The combination birth control pill has health benefits in addition to preventing pregnancy. The pill helps to keep bleeding cycles regular, lighter, and shorter and reduces cramps. It can be used in the treatment of certain disorders that cause heavy bleeding and menstrual pain, such as fibroids and endometriosis. Some pills may help control acne. Combination pills also may decrease the risk of cancer of the uterus and ovary and improve bone density during perimenopause.

What are the risks of combination pill use?

Combination birth control pills are safe for most women. However, they are associated with a small increased risk of deep vein thrombosis, heart attack, and stroke. The risk is higher in some women, including women older than 35 years who smoke more than 15 cigarettes a day or women who have multiple risk factors for cardiovascular diseases, such as high cholesterol, high blood pressure, and diabetes. Discuss your individual risks for these complications with your health care provider before deciding to use combination birth control pills.

How do I take progestin-only pills?

The progestin-only pill comes in packs of 28 pills. All the pills in the pack contain hormones. One pill is taken per day. It is important to take progestin-only pills at the same time each day. If a pill is missed by more than 3 hours or if vomiting occurs after taking a pill, you should take another pill as soon as possible and use a backup method of contraception for the next 48 hours.

What are the benefits of progestin-only pills?

The progestin-only pill may be a better choice for women who have certain health problems, such as blood clots, and cannot take pills with estrogen. Progestin-only pills usually can be used soon after childbirth by women who are breastfeeding.

Who should not take progestin-only pills?

Progestin-only pills may not be a good choice for women who have certain medical conditions, such as liver tumors or lupus. Women who have breast cancer should not take progestin-only pills.

What should I do if I miss a pill?

You should know what to do if you miss a pill. The procedure differs with each type. Read the directions that come with your pills carefully. You also may want to call your health care provider. With some types of pills and depending on how many pills are missed, you may need to use a backup method of birth control or consider emergency contraception.

What side are effects associated with taking birth control pills?

When beginning any birth control pill, there is a high likelihood of breakthrough bleeding during the first few months of use. Breakthrough bleeding is a normal and usually temporary side effect as the body adjusts to a change in hormone levels. It may last longer than a few months with continuous-dose pills.
Most side effects are minor and often go away after a few months of use. There will likely be fewer side effects if the pill is taken at the same time every day. The most common side effects of using birth control pills include the following:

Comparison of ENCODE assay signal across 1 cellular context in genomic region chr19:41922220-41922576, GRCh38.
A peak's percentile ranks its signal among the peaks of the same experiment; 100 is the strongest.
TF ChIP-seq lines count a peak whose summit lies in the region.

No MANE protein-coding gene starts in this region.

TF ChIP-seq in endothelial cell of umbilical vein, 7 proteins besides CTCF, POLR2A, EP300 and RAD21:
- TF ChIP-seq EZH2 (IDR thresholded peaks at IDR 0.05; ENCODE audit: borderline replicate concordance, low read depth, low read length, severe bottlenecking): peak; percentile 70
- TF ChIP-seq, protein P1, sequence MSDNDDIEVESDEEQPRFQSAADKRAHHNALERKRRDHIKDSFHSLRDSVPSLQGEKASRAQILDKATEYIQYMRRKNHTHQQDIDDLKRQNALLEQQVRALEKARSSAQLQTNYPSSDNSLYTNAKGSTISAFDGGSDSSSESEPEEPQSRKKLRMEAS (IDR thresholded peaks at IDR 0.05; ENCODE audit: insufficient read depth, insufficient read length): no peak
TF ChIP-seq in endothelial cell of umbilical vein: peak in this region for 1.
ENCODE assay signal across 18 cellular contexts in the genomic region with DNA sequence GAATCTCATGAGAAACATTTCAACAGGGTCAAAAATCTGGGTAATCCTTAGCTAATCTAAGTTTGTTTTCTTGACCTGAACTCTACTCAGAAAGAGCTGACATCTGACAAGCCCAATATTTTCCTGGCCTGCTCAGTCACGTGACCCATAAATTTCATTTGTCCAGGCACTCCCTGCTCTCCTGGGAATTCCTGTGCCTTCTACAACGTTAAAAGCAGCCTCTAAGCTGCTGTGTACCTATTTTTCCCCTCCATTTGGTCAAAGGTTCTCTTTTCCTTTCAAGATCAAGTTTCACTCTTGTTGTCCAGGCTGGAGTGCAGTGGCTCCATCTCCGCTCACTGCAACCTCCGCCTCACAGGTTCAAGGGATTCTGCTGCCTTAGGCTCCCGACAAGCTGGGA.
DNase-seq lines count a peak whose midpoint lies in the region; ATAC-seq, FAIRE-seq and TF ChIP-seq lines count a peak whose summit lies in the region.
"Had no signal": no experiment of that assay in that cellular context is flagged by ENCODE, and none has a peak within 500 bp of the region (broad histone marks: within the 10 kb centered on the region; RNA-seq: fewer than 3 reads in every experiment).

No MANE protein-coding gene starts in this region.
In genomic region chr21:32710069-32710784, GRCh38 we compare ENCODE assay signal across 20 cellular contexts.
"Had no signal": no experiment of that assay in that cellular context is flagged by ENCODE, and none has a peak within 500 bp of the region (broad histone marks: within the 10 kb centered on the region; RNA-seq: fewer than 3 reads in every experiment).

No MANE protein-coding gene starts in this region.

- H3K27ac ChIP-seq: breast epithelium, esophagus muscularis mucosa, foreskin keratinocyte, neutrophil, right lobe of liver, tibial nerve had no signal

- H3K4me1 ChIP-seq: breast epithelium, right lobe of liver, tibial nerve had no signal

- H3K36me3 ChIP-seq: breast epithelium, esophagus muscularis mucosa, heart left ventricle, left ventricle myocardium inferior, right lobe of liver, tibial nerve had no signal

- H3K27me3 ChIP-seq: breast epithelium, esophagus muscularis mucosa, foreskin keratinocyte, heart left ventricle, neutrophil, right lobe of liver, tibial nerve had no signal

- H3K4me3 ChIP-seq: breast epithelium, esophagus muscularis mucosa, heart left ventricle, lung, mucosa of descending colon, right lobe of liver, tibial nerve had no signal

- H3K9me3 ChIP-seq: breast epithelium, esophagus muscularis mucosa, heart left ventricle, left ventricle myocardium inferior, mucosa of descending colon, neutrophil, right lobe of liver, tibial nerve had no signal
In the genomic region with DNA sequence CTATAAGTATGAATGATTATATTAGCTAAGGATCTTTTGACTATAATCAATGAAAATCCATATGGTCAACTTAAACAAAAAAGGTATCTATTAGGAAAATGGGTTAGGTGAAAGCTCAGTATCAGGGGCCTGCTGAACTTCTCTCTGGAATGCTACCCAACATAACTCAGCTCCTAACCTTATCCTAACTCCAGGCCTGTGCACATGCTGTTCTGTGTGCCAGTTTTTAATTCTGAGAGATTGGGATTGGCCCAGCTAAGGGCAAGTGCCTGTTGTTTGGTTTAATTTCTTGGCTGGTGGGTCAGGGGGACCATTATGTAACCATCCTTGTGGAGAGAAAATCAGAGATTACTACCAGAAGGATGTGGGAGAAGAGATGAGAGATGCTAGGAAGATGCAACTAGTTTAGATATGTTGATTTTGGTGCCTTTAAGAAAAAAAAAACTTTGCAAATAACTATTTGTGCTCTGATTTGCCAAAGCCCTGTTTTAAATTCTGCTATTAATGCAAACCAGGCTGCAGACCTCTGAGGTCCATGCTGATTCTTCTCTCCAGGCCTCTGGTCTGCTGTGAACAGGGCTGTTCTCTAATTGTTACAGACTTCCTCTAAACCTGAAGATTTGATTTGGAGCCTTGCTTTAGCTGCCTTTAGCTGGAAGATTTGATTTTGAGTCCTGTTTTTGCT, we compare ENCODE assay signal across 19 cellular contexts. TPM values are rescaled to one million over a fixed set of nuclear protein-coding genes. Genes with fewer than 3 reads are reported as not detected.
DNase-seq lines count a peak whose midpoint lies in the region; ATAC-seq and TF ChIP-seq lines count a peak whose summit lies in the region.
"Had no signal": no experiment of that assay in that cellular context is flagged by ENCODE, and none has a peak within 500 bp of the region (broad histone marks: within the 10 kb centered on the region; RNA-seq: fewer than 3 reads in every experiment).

• A headacheBirth Control Pills
  • Breast tenderness
  • Nausea
  • Irregular bleeding
  • Missed periods
  • Weight gain (progestin-only pills)
  • Anxiety or depression (progestin-only pills)
  • Excessive body hair growth (progestin-only pills)
  • Acne (progestin-only pills)

What are other benefits of Birth Control Pills

Regulation of menstrual periods:

Most combination birth control pills contain three weeks of active pills (those that contain hormones) and one week of inactive placebo pills (those that do not contain hormones). The bleeding of the period occurs when the hormones are no longer taken during the week that the sugar or placebo pills are taken. A woman can increase the length of time between periods by taking active pills for more weeks. Some drug companies make pill packs that contain up to 3 months of continuous active pills. Women on these pills only have four periods a year, which can be convenient during such times as final exams, sports activities, or social events.

Treatment of irregular periods:

Birth control pills can be used to make irregular or unpredictable periods occur on a monthly basis. Women who have menstrual cycles longer than 35 days might not be making progesterone, which prevents the uterine lining from growing too much. Excess growth of the uterine lining can cause heavy bleeding or increase the risk for developing abnormal patterns of growth in the uterine lining, including cancer. The most common reason for irregular and infrequent periods is Polycystic Ovary Syndrome (PCOS). Because a birth control pill contains progesterone-like medication, it can help regulate the menstrual cycle and protect the lining of the uterus against pre-cancer or cancer.

Treatment of heavy periods (menorrhagia):